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We recap: the opening statement is that "charge is mysterious, and comes in two sorts". This has very important consequences for electromagnetism. The attractive force between opposite kinds of charge is very strong indeed. It is what makes the floor or the table solid, and stops me falling through it under the attraction of gravity. It also means that charge usually gathers in equal concentrations of "positive" and "negative" - - in a copper wire, for example, charge neutrality is nearly exact. That means that the net electrostatic forces from charge distribution on a wire is very much less than we might expect, and it allows the magnetic effects of the moving charges to be very much more apparent.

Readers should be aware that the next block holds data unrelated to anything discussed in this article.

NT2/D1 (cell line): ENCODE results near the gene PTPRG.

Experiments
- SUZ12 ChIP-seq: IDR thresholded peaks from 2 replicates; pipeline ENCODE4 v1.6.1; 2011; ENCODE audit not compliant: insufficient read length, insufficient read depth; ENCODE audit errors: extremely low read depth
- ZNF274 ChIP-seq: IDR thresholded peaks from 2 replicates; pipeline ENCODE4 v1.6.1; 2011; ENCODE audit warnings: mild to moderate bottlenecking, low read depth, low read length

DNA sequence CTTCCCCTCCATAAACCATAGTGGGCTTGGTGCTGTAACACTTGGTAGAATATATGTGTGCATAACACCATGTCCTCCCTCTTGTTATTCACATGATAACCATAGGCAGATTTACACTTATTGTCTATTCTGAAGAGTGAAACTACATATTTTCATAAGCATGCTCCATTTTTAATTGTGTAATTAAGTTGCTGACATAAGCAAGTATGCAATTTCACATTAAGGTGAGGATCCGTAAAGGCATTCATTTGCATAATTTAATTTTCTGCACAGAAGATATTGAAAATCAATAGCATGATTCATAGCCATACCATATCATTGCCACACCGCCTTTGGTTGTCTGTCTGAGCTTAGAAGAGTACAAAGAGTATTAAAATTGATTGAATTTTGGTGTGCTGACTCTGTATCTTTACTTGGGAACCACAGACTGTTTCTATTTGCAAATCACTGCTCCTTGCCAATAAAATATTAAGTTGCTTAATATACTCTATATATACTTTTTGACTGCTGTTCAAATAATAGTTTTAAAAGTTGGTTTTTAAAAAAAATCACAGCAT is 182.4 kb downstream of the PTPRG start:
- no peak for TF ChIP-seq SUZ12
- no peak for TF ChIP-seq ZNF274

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We recall that the ionic charge due to the atomic structure (which makes the wire feel solid) is very nearly stationary, and the mobile electron charge on average cancels out the static charge precisely, but contributes to very large amounts of available charge for charge transport purposes (or current carrying capacity) in the wire. For example, in a typical metal there are around 5 x 10^28 electrons per cubic metre, which represents a mobile charge of around a thousand million Coulombs per cubic metre. This is accurately balanced by an equal amount of static positive charge. So, if we take a piece of household mains cable with copper wire of cross section 2.5 square mm, the electron charge in a 1 metre length of conductor is about 2500 Coulombs and the average drift speed of the electrons, for a typical current load of 10 Amps, is about 4 mm per second which is slow even in human terms, let alone in relativistic terms.